Where $ P_ {firm} $- integral assessment of the effectiveness of the organization, i.e. the probability to buy something in an organization, about which you already know everything you can, and consciously choose between this organization and alternatives (additional passes through advertising channels will not affect the decision to purchase).  $ P_ {marketing} (l) $- integral assessment of the effectiveness of the marketing strategy, i.e. the likelihood of buying something in an organization, provided that only marketing is influenced, and if a person knows everything that is possible, then he will definitely buy it from that organization, and he will not consider alternatives. And, of course, this probability depends on the length of the chain.$ l $.

    If we again return to Figure 3, we will see that the area of ​​influence   $ P_ {marketing} (l) $extends just for (2) a user group. For group (3) -  $ P_ {marketing} (l) = 1 $, and therefore the probability of purchase is equal $ P_ {firm} $. In our case, on average   $ P_ {firm} = 0.55 $that is extremely good. This figure says that, having all the cards in hand, a person selects this organization from all possible alternatives in 55% of cases.

    Well, it remains to add that now we have rationalization for$ P_ {marketing} (l) $which aspires to 1. To it now it is possible to apply simple univariate logistic regression. We will do this by approximating the sigmoid data normalized to 1 by dividing the data by$ P_ {firm} $.

    Fig.4. The dependence of the conversion on the length of the chain with a superimposed curve for logistic regression.

    On the chart$ l $- chain length, P m -$ P_ {marketing} (l) $. The exponent for the log regression exponent ( log-odds ratio ) = 0.53. If the company would have a 100% chance of "conscious conversion" ($ P_ {firm} = 1 $), this would roughly mean that with each increase in the chain by one, the ratio of the number of chains with conversion and without conversion would change by [exp (0.53) = 1.699].

    This indicator measures the degree of effectiveness of the marketing strategy as a whole. The faster the probability is reached$ P_ {firm} $the more effective the strategy is. Naturally, we must follow to  $ P_ {firm} $ accepted the values ​​satisfactory for your business, otherwise an effective marketing strategy will force a potential client to buy something not from you.

    Evaluation of the optimal frequency of advertising on the channel

    Consider the figure (3), which shows the dependence of the probability of conversion on the number of channels currently passed by the user. Each point on the chart corresponds to a conditional slice of the target audience. For example, people who went through 10 channels are somehow different from those that went through only 2, because most of those who went through two channels will not get to 10.

    Moreover, for those who have passed 10 channels, marketing programs most likely do not work anymore. They have already seen all possible advertising. For those who have only two channels, advertising may be working. Thus, the entire marketing strategy should be focused specifically on the group (2). People who have passed more than two channels, but have not yet passed, for example, 10.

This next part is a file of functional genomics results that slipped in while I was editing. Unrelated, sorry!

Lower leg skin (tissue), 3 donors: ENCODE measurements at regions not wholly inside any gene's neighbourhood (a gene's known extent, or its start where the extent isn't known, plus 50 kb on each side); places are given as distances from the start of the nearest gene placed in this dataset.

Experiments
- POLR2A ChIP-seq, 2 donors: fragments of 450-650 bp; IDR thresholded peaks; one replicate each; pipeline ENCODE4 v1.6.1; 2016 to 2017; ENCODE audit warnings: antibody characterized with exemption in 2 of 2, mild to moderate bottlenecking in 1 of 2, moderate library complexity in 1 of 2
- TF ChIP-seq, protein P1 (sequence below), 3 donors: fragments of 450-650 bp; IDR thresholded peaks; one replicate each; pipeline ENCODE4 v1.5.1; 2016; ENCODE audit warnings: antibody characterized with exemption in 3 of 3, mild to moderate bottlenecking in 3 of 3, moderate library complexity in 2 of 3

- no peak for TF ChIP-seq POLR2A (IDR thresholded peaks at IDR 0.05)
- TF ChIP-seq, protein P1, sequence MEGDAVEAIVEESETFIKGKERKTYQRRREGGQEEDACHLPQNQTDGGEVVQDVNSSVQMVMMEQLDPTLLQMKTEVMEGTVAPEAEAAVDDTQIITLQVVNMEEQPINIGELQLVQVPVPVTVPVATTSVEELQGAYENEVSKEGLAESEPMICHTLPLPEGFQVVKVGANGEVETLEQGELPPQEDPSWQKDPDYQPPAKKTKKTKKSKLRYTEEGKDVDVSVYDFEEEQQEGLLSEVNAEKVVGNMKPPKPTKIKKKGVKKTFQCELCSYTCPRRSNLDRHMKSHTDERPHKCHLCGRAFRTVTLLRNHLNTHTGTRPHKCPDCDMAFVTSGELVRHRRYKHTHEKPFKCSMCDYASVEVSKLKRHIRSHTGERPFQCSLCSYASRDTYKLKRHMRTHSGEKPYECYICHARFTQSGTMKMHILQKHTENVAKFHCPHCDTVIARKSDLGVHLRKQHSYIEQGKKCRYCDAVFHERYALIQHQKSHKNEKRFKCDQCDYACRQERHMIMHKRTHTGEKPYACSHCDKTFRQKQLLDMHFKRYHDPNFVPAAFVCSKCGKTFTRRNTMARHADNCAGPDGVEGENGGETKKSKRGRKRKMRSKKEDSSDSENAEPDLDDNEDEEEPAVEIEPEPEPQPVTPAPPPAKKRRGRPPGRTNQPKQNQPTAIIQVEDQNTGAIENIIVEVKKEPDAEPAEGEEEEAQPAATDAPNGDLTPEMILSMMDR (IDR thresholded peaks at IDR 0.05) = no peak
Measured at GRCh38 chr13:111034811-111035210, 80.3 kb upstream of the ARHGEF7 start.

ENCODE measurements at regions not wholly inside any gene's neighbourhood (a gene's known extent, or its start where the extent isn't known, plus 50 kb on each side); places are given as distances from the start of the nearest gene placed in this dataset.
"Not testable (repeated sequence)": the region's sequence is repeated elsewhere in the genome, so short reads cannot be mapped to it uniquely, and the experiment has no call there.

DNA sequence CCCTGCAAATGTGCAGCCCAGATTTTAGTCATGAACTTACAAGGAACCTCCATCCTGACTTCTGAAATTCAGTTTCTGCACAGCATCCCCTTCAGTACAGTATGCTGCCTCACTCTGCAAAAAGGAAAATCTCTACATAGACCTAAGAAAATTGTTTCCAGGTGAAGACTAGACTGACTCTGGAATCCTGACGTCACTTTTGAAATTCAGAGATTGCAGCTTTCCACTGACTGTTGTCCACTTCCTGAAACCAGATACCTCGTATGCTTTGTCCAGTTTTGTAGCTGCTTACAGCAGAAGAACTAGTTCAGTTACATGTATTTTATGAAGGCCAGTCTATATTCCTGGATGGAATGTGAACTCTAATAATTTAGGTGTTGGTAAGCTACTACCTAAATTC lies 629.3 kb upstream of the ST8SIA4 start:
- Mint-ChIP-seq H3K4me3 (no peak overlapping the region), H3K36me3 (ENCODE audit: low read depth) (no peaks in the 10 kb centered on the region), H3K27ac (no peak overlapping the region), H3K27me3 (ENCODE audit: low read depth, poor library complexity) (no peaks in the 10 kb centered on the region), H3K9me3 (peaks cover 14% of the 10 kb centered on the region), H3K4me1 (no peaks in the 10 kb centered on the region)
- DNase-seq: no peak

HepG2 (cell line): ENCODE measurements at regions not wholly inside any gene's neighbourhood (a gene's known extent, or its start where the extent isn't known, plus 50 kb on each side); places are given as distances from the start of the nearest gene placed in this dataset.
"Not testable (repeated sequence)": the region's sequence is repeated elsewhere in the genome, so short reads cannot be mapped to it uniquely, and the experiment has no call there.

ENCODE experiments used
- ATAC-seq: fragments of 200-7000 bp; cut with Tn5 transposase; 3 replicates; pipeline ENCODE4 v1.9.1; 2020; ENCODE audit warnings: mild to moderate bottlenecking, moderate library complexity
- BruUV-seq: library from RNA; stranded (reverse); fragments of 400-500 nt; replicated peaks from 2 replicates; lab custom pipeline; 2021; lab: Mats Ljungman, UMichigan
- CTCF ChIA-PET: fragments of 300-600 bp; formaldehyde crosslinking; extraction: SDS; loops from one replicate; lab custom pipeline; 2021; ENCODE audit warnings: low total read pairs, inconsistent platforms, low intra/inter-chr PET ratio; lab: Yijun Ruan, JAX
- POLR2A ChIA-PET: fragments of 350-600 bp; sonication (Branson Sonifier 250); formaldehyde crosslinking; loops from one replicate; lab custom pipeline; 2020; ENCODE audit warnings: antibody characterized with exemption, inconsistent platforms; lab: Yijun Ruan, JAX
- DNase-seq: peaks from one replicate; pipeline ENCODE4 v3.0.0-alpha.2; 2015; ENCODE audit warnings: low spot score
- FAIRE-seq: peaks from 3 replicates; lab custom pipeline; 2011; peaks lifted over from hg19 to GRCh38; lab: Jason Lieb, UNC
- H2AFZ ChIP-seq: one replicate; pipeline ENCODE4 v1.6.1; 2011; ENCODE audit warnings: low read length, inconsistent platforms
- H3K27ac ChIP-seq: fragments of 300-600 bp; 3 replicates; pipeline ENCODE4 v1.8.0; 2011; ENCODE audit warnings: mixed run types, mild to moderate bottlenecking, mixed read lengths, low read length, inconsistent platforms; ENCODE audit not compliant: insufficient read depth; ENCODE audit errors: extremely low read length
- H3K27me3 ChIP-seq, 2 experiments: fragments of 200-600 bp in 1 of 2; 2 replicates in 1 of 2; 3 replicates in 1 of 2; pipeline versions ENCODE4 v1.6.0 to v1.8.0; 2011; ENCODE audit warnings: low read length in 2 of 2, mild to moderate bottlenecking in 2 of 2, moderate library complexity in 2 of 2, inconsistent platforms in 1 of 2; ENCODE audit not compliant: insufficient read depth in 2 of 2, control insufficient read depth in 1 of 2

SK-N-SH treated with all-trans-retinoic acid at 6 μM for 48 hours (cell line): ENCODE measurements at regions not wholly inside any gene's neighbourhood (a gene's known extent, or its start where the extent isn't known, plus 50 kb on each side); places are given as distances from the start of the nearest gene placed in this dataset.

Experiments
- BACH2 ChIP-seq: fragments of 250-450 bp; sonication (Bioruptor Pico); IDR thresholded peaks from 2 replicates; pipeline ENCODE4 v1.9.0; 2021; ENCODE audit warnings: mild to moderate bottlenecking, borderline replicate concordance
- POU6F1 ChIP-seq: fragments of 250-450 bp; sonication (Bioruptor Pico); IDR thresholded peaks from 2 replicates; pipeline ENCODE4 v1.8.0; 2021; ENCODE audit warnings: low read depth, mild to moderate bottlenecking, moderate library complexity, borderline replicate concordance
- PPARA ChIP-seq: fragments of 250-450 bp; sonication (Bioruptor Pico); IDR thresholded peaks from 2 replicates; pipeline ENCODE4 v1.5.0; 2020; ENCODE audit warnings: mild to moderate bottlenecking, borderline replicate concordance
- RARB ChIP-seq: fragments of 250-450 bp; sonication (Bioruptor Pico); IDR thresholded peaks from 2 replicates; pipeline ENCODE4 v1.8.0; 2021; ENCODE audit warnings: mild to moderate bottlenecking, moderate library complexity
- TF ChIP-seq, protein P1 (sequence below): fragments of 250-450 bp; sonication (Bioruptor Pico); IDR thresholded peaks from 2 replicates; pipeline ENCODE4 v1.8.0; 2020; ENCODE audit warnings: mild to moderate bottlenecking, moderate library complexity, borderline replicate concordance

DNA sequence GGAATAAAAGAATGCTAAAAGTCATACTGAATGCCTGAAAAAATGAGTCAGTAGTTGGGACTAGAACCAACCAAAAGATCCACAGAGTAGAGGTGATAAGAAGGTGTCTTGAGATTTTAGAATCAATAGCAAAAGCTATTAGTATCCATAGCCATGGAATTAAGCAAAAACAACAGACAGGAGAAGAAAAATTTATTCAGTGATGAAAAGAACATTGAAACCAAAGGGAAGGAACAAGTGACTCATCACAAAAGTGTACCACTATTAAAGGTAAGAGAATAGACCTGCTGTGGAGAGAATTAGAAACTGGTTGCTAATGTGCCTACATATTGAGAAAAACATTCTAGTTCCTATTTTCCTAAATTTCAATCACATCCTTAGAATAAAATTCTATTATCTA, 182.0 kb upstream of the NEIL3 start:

Our data study showed that for group (2) there is a significant negative correlation between the level of conversion and the total number of clicks on advertising for a certain period. Those. the more people from Central Asia, in principle, passed through some advertising channel, the less likely it is that a member of the group (2) of this channel will convert.

    Fig. 5. Relationship between correlation and different chain lengths. Correlation is the Pearson correlation coefficient between the level of conversion and the total number of clicks on advertising channels.

    This may be due to the fact that the growth of transitions is associated with an increase in hits. Intellectual algorithms of advertising sites try to show advertisements of the most effective part of Central Asia, but this part is limited. Thus, with an increase in the number of impressions, the algorithms are forced to start advertising for the less effective part of Central Asia. This part of Central Asia is less likely to convert.

    It can be assumed that there is some optimal choice of the frequency of ad impressions on the channel, which would only affect the most effective part of Central Asia. The degree of adequacy of the choice of the current frequency can be estimated by considering the correlation between the total number of transitions for the period and the level of conversion. If this correlation is negative, the frequency of impressions should be reduced. If it is approximately 0, then the size is optimal. If it is positive, the size of the audience can be increased.

    In our case, a change in the frequency of impressions, which led to a decrease in the number of conversions by 25%, led to an increase in the average conversion level of the group (2) from 3.5% to 4%.

    Conclusions and limitations

    The main proposed metrics are:

    1. Group size (2). It allows you to estimate how many people in the period under review actively reacted to advertisements.
    2. The probability of the conversion of a person who in general passed by chance and does not need anything from the organization. It is estimated by the level of conversion of “one-step” chains. In the case of the data reviewed here, this is 0.06%.
    3. Splitting the probability of conversion depending on the length of the chains into two $ P_ {firm} $ and $ P_ {marketing} $can be estimated:
      • Integral assessment of the effectiveness of the organization. Those. The probability of buying a product, provided that with additional viewing of advertising, the person’s opinion about the product and company does not change at all. In our case, it is 55%.
      • Integral assessment of the effectiveness of the marketing strategy in terms of the logistic regression, which can bring the existing dependence of the conversion level on the length of the chain. With each increase in the chain, the probability of a conversion increases by one, and it would at one point reach 100% if$ P_ {firm} = 1 $. The logistic regression index indicates the severity of this increase.
    4. The correlation between the level of conversion and the total number of transitions of the group (2) on the advertising channel for the period allows us to estimate the optimal frequency of ad impressions on the channel.

    All of the above has a number of limitations in interpretation. And the main limitation imposes on us a finite time consideration. Obviously, sufficiently long chains may end up with conversion somewhere in the future (which we have not yet found) and some “real” level of chain conversion may be somewhat higher. It is reasonable to assume that Pfirm turns out to be somewhat underestimated and this assessment is an integral assessment of the effectiveness of the organization from below. To avoid these difficulties, we can consider a time interval in which all these effects of a finite time would be vanishingly small. For example, a whole year.